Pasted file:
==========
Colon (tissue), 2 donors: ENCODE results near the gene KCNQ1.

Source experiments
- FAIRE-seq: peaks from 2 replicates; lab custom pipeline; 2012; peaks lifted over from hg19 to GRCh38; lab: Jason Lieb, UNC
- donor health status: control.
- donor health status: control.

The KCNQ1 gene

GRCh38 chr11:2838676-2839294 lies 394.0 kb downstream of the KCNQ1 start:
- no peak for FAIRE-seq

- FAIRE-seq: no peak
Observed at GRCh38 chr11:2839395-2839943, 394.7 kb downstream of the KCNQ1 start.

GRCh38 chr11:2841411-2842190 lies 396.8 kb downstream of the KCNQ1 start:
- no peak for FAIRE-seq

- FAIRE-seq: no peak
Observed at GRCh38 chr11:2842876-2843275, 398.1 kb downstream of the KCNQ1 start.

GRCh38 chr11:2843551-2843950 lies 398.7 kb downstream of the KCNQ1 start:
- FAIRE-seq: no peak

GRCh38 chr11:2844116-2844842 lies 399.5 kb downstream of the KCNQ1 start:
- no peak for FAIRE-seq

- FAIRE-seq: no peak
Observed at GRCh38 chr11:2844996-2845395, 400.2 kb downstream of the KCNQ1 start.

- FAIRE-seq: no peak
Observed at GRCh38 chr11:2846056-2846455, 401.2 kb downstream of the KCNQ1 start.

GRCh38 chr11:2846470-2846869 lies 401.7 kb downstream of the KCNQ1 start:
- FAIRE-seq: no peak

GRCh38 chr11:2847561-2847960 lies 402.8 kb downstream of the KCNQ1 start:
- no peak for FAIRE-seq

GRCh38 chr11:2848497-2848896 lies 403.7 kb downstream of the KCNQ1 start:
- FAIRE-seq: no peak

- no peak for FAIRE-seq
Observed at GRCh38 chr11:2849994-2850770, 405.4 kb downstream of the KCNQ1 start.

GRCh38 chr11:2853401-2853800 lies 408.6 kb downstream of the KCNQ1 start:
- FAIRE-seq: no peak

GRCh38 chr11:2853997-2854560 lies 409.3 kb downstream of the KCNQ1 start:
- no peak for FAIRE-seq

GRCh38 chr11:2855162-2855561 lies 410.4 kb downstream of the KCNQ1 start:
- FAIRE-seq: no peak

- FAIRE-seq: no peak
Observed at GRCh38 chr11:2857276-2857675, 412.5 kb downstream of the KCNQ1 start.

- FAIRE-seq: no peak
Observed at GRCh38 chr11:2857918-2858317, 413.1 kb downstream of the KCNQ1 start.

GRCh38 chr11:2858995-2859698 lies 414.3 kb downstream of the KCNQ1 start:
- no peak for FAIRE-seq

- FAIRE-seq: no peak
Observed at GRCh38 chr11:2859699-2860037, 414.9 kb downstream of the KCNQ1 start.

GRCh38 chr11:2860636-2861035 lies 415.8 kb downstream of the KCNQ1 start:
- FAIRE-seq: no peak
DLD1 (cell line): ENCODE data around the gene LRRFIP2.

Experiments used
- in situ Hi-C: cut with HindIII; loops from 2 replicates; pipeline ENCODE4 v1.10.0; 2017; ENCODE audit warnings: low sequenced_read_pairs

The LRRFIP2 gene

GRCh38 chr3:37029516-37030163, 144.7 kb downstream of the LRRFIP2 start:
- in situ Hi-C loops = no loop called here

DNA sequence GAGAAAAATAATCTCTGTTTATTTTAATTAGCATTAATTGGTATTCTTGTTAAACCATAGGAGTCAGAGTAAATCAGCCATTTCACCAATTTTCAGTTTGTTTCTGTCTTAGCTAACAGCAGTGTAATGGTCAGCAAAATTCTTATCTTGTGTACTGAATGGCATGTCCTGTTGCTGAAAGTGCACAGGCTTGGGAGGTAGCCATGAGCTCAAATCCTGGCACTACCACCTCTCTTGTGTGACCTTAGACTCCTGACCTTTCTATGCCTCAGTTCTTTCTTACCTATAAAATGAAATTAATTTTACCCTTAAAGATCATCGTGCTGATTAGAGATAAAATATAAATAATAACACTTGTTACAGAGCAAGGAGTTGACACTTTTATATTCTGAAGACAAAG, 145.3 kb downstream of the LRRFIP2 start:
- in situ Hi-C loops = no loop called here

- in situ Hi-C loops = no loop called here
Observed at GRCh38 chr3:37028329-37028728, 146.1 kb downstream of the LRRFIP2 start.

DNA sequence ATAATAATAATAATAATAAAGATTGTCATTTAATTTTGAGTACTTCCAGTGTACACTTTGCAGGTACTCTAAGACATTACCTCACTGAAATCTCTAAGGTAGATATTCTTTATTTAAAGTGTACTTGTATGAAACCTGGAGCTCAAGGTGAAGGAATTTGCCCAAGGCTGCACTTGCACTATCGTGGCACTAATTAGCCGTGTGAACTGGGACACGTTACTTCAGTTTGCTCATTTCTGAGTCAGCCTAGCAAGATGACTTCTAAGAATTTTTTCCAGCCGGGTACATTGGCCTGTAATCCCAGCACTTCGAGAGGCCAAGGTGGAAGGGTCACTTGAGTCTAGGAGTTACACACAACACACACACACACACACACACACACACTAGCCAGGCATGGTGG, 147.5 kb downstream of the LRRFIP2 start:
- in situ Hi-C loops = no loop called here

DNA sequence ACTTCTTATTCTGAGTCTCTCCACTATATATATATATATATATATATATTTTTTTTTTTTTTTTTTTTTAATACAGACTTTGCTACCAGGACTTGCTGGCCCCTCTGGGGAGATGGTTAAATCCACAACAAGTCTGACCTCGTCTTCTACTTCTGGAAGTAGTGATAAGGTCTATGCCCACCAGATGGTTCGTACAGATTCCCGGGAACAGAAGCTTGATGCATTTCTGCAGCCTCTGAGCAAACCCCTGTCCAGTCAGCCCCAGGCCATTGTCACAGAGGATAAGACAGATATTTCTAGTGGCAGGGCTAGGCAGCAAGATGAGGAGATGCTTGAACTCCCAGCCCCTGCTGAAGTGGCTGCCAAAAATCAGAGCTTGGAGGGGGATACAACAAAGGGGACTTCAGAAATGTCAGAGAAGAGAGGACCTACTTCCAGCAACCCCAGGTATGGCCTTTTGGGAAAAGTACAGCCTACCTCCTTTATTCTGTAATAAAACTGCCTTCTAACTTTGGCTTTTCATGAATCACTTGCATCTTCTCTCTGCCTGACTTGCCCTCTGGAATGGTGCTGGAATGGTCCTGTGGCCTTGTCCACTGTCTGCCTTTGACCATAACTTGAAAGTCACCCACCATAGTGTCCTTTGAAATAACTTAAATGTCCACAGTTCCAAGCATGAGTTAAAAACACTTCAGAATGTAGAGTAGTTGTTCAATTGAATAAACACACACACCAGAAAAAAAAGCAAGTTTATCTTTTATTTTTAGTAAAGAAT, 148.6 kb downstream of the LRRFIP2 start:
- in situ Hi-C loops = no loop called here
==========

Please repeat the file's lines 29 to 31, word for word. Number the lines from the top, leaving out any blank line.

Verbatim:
- no peak for FAIRE-seq
Observed at GRCh38 chr11:2849994-2850770, 405.4 kb downstream of the KCNQ1 start.

GRCh38 chr11:2853401-2853800 lies 408.6 kb downstream of the KCNQ1 start: